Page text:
US-led forces kill more Afghan civilians

US and NATO forces killed at least 13 Afghans over the weekend, adding to the toll of civilian deaths as the military intensifies efforts to crush opposition to the nearly seven-year-old US occupation.

The two latest incidents occurred as Democratic presidential candidate Barack Obama visited Afghanistan and called for more US troops to be sent to the war-ravaged country.

On Sunday, US-led coalition forces killed four Afghan police officers and five civilians in the Anar Dara district in the western province of Farah, near the Iranian border. Coalition forces, which entered the area around midnight, waged a four-hour firefight and called in air strikes after reportedly receiving small arms fire from a group of local policemen.

Provincial Deputy Governor Younus Rasuli said the US-led convoy of troops never informed local police or officials of their plans to be in the area, and the policemen mistook them for Taliban fighters.

The US military issued a perfunctory statement justifying the action against what it described as a “non-uniformed hostile force.” Coalition forces, the statement said, had “engaged the enemy with precision close air support.”

In a separate incident Saturday night, NATO forces killed at least four civilians in eastern Paktika province when International Security Assistance Forces (ISAF) fired two mortar rounds that landed nearly half a mile short of their target. The Associated Press reported that NATO was investigating whether three other civilians were also killed in the attack, which occurred in the Barmal district, an area made up mostly of Sunni Pashtun people.

The ISAF issued a statement saying it “deeply regrets this accident” and would investigate the incident. The alliance acknowledged it was providing medical aid to four others who were wounded in the attack.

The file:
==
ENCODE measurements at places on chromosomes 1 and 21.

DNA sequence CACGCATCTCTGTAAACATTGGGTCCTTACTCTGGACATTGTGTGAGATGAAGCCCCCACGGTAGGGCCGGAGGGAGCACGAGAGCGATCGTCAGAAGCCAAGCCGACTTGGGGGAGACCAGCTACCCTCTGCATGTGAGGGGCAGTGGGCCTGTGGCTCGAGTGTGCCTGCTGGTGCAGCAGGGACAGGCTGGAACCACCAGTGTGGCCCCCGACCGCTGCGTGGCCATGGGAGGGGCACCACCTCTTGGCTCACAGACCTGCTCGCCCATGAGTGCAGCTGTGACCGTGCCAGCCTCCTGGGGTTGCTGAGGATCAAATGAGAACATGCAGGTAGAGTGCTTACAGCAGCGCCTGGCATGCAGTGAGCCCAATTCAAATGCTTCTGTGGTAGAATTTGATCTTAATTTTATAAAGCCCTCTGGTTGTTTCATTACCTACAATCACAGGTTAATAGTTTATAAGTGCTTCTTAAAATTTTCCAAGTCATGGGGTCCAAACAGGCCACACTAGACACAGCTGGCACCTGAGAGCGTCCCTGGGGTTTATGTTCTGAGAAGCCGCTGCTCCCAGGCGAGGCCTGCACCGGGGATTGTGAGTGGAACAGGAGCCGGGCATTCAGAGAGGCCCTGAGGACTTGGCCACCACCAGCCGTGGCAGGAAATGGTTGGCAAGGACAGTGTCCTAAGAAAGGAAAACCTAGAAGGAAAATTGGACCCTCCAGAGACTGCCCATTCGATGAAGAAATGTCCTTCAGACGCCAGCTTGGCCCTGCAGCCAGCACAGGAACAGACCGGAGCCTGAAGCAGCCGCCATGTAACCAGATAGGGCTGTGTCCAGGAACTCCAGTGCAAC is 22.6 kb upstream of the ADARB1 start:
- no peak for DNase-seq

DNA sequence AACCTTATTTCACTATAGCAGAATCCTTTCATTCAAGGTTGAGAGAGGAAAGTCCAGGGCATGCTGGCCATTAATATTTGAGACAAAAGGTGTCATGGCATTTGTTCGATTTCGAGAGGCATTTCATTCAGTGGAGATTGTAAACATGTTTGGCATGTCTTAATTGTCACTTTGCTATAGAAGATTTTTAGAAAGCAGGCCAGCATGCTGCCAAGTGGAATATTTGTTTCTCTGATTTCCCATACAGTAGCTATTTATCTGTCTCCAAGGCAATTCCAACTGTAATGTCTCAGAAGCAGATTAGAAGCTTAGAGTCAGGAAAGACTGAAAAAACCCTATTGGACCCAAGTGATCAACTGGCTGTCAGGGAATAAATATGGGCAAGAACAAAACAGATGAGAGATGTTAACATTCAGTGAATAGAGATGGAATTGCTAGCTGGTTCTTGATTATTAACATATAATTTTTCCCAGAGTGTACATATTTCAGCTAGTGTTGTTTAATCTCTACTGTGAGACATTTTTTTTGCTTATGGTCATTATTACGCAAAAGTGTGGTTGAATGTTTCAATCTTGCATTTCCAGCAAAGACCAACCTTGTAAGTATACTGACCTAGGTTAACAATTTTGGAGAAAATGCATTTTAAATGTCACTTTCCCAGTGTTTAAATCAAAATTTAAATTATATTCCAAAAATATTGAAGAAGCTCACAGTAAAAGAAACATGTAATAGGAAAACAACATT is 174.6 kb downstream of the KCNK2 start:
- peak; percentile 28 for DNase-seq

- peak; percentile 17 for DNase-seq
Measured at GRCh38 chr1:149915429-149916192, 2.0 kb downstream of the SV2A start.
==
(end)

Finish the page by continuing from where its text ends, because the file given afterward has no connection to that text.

As has been the case in previous such incidents in which, all told, thousands of Afghan civilians have been killed by US-led forces, military commanders insisted they were taking every precaution to prevent civilian deaths, which they said, were ultimately the fault of the insurgency.

The slaughter of innocent men, women and children, however, is inevitable given the neo-colonial character of the war and the counter-insurgency methods the US and NATO forces are using against growing popular resistance.

The number of attacks launched against the occupation forces has jumped by over 40 percent this summer. For the first time last month, US and allied casualties in Afghanistan surpassed those in Iraq.

In response to the deteriorating military situation, 646 bombs were dropped in June—the second highest total for any month of the war. In the first half of 2008, 1,853 bombs and missiles were used, 40 percent more than the same period last year.

The escalating violence took place as Obama visited Kabul on Sunday. In the morning he met with US troops at Camp Eggers, a heavily fortified military base in the city, praising them for their “excellent work.”

Later, in a meeting with Afghan President Hamid Karzai, he pledged additional military support to the puppet regime. Karzai’s spokesman said Obama was “committed to supporting Afghanistan and to continue the war against terrorism with vigor.” He said Democrats and Republicans “are friends of Afghanistan and no matter who wins the US elections, Afghanistan will have a very strong partner in the United States.”

In an interview from Kabul broadcast by CBS News on Sunday, Obama said the situation in the country was “precarious and urgent” and reiterated his position that Afghanistan had to become the focus of US military action, as opposed to the “strategic mistake” in Iraq that had diverted the US from the so-called “war on terror.”

Obama said as US troops left Iraq, at least 7,000 should be sent to the Central Asian country and that plans to increase US presence should not wait until the next administration takes office.

The massacre of Afghan civilians exposes the brutal, neo-colonial reality of US imperialist policy that is supported by both parties and both presidential candidates.